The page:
The final section of the movie follows the amazing work that different people are doing to protect and heal the earth. They interview Majora Carter, founder of Sustainable South Bronx, who is committed to creating green roofs to cleanse the air and manage water runoff. Sustainable South Bronx also focuses on green-collar job training in order to alleviate poverty through environmental development. We get a glimpse into the Riker’s Island prison garden program called The Greenhouse Project that allows inmates to work in a garden, which provides better food for the prison as well as providing healing and rewarding work. We also get to explore the Instituto Terra, a nonprofit organization in Aimores, Brazil that was started by a couple that promotes biodiversity, restoration, environmental education, and sustainable development. These are just a few of the incredible organizations and entrepreneurs the documentary introduces. Its overall premise is that this world is beautiful and we have to tend to it. Despite the destruction we have already wrought, we can make a change. It does not have to be a huge movement that sweeps up a country, but small, intentional choices and movements toward a greater goal are incredibly powerful. If we all do something little, it makes a huge difference; we cannot sit around and wait for one person to do everything. This documentary does a fantastic job of inspiring, not inciting guilt. It reminds the viewer that there is always hope.

gardening

Dirt! The Movie can be found for free on hulu.com. There is also a showing and informal discussion on Friday, May 15 at Ramble Rill Farm in Hillsborough, NC. Check out this link for more information and directions.

Forks Over Knives–A Documentary Review

“Let thy food be thy medicine” –Hippocrates

I’ve heard praise for the documentary Forks Over Knives for years, so I finally took the time to watch it and was not disappointed. Forks Over Knives explores the danger of the Snacks in cafeteria - UniversitySan Jose, Costa RicaAmerican diet and introduces the idea of using good, whole foods as medicine. It follows the research of Dr. T. Colin Campbell, a nutritional scientist at Cornell University, and Dr. Caldwell Esselstyn, a top surgeon and head of the Breast Cancer Task Force at the Cleveland Clinic. While working in their fields for years, both doctors came to the same conclusion separately: the reason there is so much illness in the US is because of our overly-processed diet that is high in animal products and by-products. So, they set out to study what a healthy diet is, and found that many severe degenerative diseases can be prevented, and even cured, by a plant-based diet.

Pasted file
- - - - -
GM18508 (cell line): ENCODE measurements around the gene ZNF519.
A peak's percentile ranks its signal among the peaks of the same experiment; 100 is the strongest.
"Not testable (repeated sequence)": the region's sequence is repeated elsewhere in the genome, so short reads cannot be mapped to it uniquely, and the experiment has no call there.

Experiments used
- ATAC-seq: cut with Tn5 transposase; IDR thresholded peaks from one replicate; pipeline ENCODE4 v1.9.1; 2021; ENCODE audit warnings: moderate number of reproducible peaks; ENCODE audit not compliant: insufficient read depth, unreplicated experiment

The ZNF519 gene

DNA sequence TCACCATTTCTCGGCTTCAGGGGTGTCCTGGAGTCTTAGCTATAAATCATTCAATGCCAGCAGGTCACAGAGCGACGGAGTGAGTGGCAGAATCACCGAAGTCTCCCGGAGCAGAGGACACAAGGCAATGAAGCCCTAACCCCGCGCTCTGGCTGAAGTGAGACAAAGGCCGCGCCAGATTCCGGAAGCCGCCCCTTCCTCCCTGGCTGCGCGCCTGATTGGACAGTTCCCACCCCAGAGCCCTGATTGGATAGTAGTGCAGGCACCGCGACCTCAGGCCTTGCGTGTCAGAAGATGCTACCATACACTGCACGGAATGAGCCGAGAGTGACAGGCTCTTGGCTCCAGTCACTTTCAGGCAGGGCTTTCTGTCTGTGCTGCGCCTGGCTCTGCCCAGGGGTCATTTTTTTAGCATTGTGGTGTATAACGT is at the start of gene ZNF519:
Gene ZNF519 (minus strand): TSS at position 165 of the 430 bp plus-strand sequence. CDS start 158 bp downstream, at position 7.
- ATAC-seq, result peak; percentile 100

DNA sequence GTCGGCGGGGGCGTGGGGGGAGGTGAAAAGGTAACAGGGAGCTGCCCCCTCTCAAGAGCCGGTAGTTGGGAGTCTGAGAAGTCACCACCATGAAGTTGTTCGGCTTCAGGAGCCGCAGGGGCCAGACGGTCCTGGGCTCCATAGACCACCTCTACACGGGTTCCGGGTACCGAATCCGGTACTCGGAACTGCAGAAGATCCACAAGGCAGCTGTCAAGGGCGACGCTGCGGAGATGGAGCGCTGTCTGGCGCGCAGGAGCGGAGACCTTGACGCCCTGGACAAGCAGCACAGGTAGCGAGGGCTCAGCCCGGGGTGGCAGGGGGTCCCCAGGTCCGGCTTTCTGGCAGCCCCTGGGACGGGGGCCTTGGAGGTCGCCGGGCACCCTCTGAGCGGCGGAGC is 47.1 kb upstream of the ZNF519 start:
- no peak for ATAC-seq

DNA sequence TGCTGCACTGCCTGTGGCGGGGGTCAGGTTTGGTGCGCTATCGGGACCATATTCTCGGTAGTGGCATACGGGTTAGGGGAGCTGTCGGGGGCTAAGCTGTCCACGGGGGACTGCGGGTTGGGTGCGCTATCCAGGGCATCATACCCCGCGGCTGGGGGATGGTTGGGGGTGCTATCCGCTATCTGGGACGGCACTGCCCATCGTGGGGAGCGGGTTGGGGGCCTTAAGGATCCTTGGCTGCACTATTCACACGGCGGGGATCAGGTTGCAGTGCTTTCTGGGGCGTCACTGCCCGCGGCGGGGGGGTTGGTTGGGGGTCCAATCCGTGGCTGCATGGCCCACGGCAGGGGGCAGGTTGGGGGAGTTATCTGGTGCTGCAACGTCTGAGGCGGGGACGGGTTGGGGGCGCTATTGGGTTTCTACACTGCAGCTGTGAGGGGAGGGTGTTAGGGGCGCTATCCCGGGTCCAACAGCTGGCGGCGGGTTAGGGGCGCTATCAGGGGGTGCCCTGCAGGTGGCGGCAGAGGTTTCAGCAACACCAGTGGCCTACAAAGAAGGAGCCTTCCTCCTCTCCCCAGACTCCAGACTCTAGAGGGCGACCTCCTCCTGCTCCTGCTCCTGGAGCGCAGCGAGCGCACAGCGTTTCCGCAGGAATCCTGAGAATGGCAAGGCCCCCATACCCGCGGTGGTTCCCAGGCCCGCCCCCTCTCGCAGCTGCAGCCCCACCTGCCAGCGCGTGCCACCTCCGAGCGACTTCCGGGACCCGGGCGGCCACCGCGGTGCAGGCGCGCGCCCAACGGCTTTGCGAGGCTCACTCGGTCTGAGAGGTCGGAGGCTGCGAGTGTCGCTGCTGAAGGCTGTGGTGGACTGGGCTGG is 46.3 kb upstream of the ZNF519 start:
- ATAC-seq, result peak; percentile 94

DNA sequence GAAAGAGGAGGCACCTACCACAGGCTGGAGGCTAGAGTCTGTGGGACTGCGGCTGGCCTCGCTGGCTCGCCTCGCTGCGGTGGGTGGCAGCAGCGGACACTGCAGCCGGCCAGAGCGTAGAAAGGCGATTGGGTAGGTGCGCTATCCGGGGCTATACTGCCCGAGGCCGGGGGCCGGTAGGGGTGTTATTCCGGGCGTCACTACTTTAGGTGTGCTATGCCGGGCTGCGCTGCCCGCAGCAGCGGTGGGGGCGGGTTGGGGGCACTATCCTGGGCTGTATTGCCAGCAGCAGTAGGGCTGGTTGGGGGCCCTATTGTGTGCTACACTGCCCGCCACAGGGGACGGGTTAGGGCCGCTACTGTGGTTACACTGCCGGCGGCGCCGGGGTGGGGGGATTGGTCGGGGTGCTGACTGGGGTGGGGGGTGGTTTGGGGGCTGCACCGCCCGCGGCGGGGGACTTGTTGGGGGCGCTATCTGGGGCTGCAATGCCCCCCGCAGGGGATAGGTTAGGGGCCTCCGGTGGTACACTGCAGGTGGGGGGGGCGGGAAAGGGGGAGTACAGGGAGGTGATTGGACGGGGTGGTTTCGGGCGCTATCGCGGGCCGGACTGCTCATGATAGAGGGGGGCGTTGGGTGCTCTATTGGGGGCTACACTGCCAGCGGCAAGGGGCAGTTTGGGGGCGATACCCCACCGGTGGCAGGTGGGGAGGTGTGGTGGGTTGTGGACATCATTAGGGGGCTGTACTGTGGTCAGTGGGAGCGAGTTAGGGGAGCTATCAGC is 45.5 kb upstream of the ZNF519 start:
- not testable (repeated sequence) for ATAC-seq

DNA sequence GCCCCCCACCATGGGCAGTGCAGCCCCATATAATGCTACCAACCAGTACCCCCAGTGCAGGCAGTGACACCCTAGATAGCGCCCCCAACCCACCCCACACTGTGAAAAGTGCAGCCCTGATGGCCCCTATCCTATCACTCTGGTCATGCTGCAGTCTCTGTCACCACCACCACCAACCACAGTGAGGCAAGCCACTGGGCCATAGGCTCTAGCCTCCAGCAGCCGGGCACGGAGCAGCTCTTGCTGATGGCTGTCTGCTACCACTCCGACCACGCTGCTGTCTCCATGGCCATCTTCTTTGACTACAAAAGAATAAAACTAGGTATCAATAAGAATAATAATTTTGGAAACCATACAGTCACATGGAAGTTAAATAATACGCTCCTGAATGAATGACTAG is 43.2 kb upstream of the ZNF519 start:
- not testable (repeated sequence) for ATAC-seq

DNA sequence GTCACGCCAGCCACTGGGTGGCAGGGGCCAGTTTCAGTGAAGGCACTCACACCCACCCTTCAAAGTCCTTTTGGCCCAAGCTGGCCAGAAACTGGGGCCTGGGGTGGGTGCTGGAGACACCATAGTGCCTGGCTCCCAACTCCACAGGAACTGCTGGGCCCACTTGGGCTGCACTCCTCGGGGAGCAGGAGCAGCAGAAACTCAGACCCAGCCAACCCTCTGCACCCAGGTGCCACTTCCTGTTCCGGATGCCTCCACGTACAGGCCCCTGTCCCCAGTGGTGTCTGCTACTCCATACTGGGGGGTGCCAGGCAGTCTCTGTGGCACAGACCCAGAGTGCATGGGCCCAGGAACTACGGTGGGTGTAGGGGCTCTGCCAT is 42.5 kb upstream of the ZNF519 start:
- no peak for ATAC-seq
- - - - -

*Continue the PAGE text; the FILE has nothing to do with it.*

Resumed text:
It is easy to see this movie and be turned off by the seemingly extreme suggestion of following a vegan diet, but I think there is a lot of wisdom to be gleaned. Firstly, the criticism of the American diet is spot on, here are a few disturbing facts that the documentary brings up:

  • Lipitor, a cholesterol-lowering drug, is the most prescribed drug in the world
  • We spend $2.2 trillion a year on healthcare
  • Since the turn of the century, we are now eating twice the amount of meat and dairy, and three times the amount of sugar annually than we were before
  • 500,000 bypass surgeries are performed each year in the US